US-based Tekelec is betting big on Indian potential for its range of SMS offload/spam filtering and MNP (mobile number portability) solution offerings. In an interaction with TelecomTiger, Tekelec India’s MD, Rajesh Kaul, shares the company’s business plans to gear up for the changing market environment in India.
Q1. Sir, tell us about Tekelec product offerings for the Indian market?
Ans: Tekelec is strategically positioned on the Signaling System 7 (SS7) layer, and has the largest global market share of SS7 signal transfer point (STP) shipments. Our SS7 expertise means that we are able to streamline SMS processes, as well as the ‘back end’ operational processes. We have also recently acquired companies such as mobile messaging provider mBalance to strengthen our product portfolio, including SMS offload/spam filtering.
Therefore, if you look at the high-level products, we have SSTP (secure socket tunneling protocol, for Low speed/High Speed, SIGTRAN and now SIP), giving operators a complete range of solutions to meet present and future technology rollouts – a must-have if mobile penetration rates in India continue to grow at a rapid pace . On top of this, the monitoring capability of our platforms acts as a very strong business tool and SLA (service level agreement) management tool for operators.
Tekelec is also the market leader in real-time connection number portability solutions – with 35 percent market share – and hence we are in a very strong position to meet Indian operators’ needs. Since we are already in the signaling networks for 5 of the top 7 Indian operators, it becomes a logical evolution for these operators to transit to mobile number portability (MNP) on our platform.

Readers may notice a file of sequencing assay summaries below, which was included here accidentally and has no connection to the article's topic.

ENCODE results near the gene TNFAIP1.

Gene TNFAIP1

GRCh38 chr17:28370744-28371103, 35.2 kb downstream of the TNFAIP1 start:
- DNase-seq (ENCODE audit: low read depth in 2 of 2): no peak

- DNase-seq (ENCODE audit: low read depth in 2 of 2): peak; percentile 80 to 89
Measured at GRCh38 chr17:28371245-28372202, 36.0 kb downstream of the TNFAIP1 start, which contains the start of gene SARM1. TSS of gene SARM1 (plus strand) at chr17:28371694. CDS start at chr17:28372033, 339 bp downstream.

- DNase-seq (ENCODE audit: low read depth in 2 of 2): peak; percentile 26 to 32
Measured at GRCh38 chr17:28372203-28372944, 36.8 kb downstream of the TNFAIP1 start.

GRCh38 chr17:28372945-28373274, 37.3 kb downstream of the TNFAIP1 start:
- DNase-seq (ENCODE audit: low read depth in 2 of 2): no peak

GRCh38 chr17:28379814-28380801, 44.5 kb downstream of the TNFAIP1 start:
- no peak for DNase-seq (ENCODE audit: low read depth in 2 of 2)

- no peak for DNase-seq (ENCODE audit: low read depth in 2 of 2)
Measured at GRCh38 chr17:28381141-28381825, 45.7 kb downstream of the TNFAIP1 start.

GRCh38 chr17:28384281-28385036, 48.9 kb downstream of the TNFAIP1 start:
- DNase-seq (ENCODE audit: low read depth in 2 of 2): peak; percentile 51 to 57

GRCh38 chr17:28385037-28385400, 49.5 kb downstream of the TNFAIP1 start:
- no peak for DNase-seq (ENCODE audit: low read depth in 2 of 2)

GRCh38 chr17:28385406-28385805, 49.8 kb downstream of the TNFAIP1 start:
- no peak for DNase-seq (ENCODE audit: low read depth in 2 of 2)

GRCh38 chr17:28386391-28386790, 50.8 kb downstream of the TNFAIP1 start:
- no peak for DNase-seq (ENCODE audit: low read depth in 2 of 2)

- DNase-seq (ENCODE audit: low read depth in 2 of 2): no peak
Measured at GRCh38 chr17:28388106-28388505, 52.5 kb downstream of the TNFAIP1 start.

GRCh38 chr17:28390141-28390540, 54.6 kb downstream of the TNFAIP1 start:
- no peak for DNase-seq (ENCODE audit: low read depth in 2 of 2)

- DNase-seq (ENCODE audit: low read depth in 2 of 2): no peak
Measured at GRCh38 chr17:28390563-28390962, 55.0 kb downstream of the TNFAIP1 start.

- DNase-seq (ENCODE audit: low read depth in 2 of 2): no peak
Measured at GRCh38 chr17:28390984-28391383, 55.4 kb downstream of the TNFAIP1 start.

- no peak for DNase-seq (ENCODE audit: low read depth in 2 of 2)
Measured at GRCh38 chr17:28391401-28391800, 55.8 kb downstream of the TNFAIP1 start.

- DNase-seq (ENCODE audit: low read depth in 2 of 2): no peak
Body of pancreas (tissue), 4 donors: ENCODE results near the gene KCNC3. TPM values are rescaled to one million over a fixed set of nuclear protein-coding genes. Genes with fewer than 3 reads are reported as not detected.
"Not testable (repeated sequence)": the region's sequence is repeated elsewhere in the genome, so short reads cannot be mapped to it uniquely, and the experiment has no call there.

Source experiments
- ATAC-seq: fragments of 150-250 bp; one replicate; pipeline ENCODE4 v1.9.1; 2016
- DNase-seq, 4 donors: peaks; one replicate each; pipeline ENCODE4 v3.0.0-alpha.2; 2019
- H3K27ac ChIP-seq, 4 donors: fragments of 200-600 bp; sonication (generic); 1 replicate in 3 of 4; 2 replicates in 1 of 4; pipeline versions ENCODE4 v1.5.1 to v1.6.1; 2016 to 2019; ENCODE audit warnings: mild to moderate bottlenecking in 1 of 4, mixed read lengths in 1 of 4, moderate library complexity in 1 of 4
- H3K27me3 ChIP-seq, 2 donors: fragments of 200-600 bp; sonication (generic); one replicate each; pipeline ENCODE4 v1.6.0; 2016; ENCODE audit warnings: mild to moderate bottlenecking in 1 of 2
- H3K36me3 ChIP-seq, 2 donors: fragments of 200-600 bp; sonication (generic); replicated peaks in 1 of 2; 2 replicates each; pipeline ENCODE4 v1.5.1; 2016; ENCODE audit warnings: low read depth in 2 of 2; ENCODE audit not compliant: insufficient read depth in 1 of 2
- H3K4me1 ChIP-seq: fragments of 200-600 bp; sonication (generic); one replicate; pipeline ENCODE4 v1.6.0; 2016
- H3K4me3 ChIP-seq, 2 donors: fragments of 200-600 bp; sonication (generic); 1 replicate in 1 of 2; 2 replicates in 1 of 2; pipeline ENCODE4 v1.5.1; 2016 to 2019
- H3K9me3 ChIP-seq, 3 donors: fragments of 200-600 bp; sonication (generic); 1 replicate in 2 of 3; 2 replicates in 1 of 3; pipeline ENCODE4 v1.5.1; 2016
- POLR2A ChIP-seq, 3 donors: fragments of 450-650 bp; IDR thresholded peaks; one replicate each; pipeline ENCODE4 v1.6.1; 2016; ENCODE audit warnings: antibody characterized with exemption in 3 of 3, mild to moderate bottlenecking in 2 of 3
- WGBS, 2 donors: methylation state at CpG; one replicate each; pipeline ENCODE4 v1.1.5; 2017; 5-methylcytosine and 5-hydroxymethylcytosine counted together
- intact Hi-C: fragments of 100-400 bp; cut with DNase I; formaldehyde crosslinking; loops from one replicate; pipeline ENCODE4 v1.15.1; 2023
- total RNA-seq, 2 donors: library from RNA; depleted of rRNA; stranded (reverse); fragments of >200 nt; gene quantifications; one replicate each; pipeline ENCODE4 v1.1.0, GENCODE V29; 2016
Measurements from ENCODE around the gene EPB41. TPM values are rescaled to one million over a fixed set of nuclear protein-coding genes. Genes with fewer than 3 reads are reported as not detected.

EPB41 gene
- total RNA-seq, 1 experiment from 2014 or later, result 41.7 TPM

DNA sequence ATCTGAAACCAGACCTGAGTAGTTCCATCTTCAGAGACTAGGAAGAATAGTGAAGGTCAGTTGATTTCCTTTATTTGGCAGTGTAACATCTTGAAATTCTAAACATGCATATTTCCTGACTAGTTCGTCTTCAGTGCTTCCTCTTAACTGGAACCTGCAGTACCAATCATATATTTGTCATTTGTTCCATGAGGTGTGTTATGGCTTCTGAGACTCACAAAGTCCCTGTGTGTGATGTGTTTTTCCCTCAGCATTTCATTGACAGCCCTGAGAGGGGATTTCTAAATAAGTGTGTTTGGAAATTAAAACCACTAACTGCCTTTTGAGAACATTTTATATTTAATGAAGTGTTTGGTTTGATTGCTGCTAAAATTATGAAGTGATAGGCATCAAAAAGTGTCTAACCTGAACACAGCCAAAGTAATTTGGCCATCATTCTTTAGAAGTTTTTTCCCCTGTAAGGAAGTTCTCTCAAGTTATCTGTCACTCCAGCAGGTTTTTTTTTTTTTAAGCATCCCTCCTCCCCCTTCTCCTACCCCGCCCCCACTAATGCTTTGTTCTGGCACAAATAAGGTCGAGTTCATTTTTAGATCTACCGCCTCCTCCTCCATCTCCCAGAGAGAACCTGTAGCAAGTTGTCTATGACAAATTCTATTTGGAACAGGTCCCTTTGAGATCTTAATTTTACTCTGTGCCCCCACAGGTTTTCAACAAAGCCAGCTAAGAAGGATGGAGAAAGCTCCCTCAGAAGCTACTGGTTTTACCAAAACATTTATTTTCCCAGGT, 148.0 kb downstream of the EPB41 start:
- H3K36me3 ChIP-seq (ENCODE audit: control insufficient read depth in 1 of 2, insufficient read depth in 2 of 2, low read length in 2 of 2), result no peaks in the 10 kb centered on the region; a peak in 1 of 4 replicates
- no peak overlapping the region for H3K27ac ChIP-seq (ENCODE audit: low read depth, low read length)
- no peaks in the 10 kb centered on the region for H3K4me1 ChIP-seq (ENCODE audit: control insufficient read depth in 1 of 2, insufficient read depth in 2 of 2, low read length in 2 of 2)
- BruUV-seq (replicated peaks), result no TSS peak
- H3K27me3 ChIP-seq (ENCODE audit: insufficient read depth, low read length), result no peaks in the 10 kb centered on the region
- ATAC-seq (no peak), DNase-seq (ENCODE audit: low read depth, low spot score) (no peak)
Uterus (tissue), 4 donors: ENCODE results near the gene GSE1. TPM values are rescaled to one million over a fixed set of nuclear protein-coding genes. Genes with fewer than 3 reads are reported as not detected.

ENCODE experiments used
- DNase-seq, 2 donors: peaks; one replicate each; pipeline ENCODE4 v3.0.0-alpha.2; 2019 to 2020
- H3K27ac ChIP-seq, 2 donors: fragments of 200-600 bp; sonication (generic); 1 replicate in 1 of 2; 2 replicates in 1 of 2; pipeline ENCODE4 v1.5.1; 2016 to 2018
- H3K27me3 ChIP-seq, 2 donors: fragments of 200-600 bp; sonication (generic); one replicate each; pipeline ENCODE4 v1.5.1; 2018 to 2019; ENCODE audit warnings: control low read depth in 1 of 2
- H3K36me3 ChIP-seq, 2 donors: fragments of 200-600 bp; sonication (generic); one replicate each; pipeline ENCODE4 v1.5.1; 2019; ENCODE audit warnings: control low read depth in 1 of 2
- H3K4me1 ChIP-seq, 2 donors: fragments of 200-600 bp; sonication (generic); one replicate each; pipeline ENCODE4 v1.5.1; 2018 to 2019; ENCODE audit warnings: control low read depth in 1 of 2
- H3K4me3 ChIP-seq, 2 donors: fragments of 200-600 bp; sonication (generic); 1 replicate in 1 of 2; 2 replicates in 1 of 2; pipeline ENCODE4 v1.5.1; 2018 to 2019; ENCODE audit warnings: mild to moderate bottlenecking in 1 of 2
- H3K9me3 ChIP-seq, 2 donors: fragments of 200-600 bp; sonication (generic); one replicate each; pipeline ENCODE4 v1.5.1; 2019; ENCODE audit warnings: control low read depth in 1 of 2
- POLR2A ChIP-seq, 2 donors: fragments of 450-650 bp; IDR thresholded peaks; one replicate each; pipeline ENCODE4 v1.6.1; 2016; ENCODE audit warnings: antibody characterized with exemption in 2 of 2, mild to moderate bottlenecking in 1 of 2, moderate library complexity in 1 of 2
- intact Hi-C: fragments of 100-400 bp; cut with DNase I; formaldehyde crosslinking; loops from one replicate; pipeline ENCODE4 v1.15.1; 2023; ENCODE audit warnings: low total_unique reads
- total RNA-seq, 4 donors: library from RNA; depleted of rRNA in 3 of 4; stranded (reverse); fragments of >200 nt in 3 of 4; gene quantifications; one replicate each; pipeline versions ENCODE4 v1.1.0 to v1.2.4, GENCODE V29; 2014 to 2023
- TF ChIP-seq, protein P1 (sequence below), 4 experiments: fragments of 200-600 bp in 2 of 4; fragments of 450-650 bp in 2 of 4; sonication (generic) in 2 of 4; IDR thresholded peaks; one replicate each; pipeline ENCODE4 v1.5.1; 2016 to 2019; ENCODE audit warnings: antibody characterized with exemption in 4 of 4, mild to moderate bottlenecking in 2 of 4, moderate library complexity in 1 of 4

In terms of availability, all of these products are available across all our global clients, and customized to the regional needs.
Q2. Please provide us more insight into the value chain of delivery of SMS services with respect to the technological infrastructure required.
Ans: For the SMS delivery platform, the legacy approach means that the majority of SMS messages in the network are stored and forwarded, risking message delays or delivery problems during peak traffic periods. The platform which Tekelec has introduced in India is basically an ‘SMS offload’, whereby the SMS is sent directly to the end user rather than through the short message service center (SMSC) – saving valuable resources and improving the delivery experience.
Q3. SMS started off as a VAS and gradually assumed a position as a conventional form of communication. Your view points on this transition?
Ans: Absolutely. The eastern part of the world, including India, has derived major benefits from the SMS business. With the ARPU (average revenue per user) for voice drastically declining, the operators are increasingly looking at SMS as an alternative channel of revenue generation – especially as the younger generations are hooked on this tool.